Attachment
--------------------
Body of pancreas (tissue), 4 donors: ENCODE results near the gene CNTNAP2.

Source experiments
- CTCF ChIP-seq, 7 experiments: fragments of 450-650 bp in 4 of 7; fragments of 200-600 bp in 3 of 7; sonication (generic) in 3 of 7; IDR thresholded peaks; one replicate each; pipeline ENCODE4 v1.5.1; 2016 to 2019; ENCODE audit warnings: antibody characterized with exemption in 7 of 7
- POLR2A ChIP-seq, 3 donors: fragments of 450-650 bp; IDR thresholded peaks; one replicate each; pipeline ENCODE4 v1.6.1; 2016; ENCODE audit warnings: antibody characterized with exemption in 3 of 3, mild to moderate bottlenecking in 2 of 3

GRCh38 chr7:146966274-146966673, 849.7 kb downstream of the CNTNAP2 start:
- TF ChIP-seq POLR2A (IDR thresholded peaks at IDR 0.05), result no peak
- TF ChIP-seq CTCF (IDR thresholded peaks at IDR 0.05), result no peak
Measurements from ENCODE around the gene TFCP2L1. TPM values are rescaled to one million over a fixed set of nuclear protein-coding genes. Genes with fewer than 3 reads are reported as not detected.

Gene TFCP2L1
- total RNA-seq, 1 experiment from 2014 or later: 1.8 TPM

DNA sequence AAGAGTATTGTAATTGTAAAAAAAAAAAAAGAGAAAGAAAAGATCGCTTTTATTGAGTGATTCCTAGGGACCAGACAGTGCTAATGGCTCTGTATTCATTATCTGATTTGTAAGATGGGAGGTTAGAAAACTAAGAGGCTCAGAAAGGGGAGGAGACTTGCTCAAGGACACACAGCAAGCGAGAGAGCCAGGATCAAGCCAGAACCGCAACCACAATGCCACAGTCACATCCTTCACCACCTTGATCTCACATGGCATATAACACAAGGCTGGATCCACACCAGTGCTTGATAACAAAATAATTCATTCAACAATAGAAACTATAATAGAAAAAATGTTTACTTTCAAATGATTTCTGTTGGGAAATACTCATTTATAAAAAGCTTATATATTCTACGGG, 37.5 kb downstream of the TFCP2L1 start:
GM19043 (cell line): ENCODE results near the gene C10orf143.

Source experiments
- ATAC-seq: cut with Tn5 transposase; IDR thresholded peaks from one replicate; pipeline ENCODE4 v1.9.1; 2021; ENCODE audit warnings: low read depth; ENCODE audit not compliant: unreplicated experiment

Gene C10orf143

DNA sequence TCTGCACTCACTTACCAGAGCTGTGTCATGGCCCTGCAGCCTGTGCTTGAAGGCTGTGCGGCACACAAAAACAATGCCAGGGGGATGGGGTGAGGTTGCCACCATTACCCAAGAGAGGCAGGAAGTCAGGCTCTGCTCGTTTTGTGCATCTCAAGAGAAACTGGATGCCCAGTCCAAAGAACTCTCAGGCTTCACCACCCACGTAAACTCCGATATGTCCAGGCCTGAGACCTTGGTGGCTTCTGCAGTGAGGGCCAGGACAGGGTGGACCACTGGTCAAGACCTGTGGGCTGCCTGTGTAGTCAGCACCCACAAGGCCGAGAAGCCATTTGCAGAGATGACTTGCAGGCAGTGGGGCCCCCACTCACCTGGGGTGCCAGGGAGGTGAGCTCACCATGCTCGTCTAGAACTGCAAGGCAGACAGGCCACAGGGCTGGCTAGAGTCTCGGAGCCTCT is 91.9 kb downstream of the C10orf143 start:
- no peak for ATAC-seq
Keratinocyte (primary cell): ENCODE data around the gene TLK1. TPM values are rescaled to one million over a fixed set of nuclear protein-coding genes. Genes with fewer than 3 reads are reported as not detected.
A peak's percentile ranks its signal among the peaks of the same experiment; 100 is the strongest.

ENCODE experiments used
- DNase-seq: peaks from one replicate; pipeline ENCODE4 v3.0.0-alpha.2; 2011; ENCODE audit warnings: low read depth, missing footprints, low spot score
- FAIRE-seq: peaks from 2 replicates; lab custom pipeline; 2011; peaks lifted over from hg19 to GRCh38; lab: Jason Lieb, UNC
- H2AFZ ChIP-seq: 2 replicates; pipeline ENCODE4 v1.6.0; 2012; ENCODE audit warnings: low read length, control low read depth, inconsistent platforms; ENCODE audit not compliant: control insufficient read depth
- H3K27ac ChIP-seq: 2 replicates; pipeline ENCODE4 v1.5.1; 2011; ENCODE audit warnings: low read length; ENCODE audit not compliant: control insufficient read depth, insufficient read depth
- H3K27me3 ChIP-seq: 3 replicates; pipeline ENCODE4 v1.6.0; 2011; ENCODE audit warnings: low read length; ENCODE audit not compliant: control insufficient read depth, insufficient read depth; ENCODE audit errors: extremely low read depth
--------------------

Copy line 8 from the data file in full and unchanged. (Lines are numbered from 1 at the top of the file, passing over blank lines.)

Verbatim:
Measurements from ENCODE around the gene TFCP2L1. TPM values are rescaled to one million over a fixed set of nuclear protein-coding genes. Genes with fewer than 3 reads are reported as not detected.